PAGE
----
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Babson, John J.
John James Babson and Fitz Henry Lane were distantly related. They shared a common ancestor in Robert Elwell and were therefore sixth cousins. Lane also did several paintings for members of Babson's extended family.
J.J. Babson (June 15, 1809–April 13, 1886) was the second son of the eight surviving children (five boys and three girls) of William Babson and his first wife Mary Griffin. His immediate younger brother was the esteemed Surinam captain Edward Babson with whom he co-owned the brig Cadet for several years.
John James’s father, William Babson, was a Gloucester maritime merchant with a store on Front Street who also owned, or part-owned, a sloop, eight schooners, a ship and two brigs, between 1808 and his death in 1848. He sent his ships trading to South America and across the Atlantic to Europe.
In 1817, John James's older brother William died at the age of fifteen, making John James the oldest son and the one to be groomed to run the family business. He began working in the Front Street store when he was fourteen and remained in the business until his death. This apparently gave him time to pursue his other interests, which tended toward history and education, and in these fields he led a long life of public service.
At the age of twenty-one, John James was a member of the newly formed Gloucester Lyceum, an organization dedicated to disseminating knowledge through a public lecture series. The guest speakers were a mix of local men along with professors and ministers from Boston and surrounding towns, and the occasional eminent guest speaker such as Ralph Waldo Emerson, who spoke on The Spirit of the Age in 1850, and Wendell Phillips on Reminiscences of Foreign Travel in 1851. (1)
In 1830, the year the Lyceum began, John James’ father, William Babson, led a debate on Does the Merchant, Mariner, Mechanic or Farmer enjoy upon the whole the greatest share of happiness? (2) John James, supported by W.E.P. Rogers, argued for the mariner and Addison Gilbert for the farmer. (3)
A few years later, John James Babson gave a lecture on Early Maritime Discoveries. By 1837, he was on the Lyceum Board of Directors, serving as President, and after it became the Sawyer Free Library, was one of its Trustees. He was also a cashier at the Gloucester Bank (which his grandfather had co-founded) for many years, and Bank Commissioner of Massachusetts in 1864-5.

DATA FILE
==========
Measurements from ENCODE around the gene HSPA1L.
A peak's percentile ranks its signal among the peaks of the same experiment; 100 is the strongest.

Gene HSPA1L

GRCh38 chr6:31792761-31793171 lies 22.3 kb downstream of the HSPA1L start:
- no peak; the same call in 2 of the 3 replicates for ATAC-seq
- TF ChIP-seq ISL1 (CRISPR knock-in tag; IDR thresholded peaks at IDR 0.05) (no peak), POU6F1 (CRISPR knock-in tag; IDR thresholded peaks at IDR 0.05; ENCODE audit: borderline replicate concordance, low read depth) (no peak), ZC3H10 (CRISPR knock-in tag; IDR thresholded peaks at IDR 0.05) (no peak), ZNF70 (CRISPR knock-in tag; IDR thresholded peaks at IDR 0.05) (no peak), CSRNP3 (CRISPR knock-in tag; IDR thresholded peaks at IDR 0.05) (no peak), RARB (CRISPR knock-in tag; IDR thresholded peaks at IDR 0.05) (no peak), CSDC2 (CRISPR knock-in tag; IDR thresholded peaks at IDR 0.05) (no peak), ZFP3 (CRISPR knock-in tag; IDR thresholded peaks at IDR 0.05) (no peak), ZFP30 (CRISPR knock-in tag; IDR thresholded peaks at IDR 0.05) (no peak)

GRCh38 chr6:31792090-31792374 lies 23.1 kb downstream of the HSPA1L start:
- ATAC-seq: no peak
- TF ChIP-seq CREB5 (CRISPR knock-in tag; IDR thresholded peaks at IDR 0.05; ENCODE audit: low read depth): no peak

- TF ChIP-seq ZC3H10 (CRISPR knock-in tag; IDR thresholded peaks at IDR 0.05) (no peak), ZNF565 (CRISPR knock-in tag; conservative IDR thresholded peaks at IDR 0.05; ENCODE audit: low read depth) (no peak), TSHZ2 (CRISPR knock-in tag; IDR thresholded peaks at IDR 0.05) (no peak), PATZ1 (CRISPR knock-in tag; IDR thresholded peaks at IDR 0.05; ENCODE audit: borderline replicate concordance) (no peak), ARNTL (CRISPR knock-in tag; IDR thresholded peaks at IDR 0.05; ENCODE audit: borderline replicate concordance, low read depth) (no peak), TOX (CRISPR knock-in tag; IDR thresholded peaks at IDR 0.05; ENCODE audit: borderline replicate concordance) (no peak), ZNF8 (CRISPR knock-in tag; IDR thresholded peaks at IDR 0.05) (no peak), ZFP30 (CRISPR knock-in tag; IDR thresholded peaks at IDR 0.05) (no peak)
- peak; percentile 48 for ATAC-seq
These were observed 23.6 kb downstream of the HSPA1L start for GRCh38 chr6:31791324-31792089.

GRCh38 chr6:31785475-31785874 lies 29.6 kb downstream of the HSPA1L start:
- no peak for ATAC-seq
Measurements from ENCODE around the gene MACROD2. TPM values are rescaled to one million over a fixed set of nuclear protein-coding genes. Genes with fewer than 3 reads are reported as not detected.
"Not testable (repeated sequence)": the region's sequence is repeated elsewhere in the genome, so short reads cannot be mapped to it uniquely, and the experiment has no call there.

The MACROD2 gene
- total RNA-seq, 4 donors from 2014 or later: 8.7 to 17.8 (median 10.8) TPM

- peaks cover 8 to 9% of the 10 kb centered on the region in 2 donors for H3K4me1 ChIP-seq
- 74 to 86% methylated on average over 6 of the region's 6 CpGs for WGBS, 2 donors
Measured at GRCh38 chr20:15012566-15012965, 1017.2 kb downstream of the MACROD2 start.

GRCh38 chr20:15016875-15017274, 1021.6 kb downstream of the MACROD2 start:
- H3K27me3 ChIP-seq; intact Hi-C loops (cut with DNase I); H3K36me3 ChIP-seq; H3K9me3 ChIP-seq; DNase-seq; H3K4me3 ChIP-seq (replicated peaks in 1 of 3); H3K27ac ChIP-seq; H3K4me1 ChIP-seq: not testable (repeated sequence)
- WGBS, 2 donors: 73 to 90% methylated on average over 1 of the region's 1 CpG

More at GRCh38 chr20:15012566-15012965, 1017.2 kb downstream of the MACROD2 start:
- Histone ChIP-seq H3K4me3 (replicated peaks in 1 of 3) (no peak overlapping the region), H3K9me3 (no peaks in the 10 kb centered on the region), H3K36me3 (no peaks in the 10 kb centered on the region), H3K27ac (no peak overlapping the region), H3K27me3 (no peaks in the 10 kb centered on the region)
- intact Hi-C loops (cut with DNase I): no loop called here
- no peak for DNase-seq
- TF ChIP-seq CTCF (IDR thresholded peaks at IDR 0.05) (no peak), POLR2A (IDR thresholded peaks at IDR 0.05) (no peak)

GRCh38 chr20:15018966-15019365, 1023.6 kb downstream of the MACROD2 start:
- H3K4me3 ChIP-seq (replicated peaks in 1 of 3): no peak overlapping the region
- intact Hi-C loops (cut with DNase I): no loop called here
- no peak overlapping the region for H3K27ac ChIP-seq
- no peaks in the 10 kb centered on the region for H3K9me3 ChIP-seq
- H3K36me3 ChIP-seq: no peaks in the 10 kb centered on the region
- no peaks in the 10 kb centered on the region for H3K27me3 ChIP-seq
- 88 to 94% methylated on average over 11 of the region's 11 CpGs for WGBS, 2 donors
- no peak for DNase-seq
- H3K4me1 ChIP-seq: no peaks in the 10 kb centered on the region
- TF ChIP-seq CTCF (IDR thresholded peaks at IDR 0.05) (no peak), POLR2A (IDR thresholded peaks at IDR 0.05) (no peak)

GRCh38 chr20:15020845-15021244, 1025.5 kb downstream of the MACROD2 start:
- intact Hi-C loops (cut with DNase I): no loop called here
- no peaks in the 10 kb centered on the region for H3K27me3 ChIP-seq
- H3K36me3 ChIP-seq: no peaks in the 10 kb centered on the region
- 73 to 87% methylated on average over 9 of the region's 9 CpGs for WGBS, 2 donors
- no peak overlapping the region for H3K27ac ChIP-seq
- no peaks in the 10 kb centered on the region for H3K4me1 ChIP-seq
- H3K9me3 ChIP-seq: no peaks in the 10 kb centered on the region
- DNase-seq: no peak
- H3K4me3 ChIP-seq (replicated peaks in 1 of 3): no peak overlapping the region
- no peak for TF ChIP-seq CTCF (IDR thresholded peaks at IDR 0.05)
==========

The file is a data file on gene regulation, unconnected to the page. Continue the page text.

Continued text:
Babson served on the School Committee for more than three decades and was Superintendent of Schools in 1855–56, and again from 1862–70. His horticultural interests led to his being President of the Cape Ann Horticultural Society and a Trustee of the Essex Agricultural Society. He was a member of the House of Representatives for five years, and of the Senate in 1861–62.
John James Babson was a member of the Massachusetts Historical Society and authored the book History of the Town of Gloucester, Cape Ann, first published by Procter Brothers in 1860. This work remains the definitive history of pre-Civil War Cape Ann. He published an addendum titled Notes and Additions to the History of Gloucester, in 1876, and was working on a revised edition of the History at the time of his death. Interestingly, the project had not originally been his. Dr. William Ferson, urged on by Dr. Ebenezer Dale, who saw a need for a written history of the town for posterity, had amassed a large amount of material before he was defeated by the enormity of the task and passed it on to the young and enthusiastic John James Babson.
John James was twice married, first on June 17, 1832, to Mary Coffin Rogers (July 10, 1812–December 13, 1842), who was the daughter of Timothy Rogers and Clarissa Coffin. John James and Mary had five children: William 3rd (1833–1919), John James Jr. (1835–46), Robert E. (1837–1913), Charles M. (1840–41), Mary C. (1842–?).
His second wife, whom he married on June 14, 1851, was Lydia Ann Mason (2/9/1822 - 1/11/1907), the daughter of Alphonso Mason and Lucy Stratton, with whom he had one child: John James Jr. (1854–90).
(1) Sawyer Free Library, Records of the Gloucester Lyceum, Book 1, 1830–1853, 118, 130.
(2) Ibid., 22.
(3) Cape Ann Advertiser, December 2, 1881.
Procter Brothers of Gloucester, Massachusetts
John James Babson wrote History of the Town of Gloucester, Cape Ann in 1860. This is the source of much information about Lane, including the history of the family and the source of Lane's partial paralysis as being the seeds of the apple-peru. (Nicandra physalodes, a member of the nightshade family of plants).
As Dunlap and Buck note (1) , Babson knew Lane, and thanked him for furnishing “with characteristic kindness, sketches for the engravings in this work.” (2). That sentence implies that Lane made sketches for all of the illustrations, but that they were engraved by someone else. “SMITH” seemed to have actually engraved several of these, as his name appears on the prints. Lane’s name is not evident.
The illustrations most likely to have been Lane’s are Mr. White’s house near Meetinghouse Green (page 230), Second Parish Meeting House, West Gloucester, taken down in 1846 (page 266), the house of William Card on Front Street (page 452), and First Parish Meeting House, 1738-1826 (page 498). There were also black-and-white reproductions of several Lane paintings.
(1) Sarah Dunlap and Stephanie Buck, Fitz Henry Lane: Family and Friends. (Gloucester, MA: Church & Mason Publishing; in association with the Cape Ann Historical Museum, 2007),120-121.
(2) John James Babson, History of the Town of Gloucester Cape Ann, Including the Town of Rockport. (Gloucester, MA: Procter Brothers, 1860), 258.
(3) Dunlap and Buck, 504n.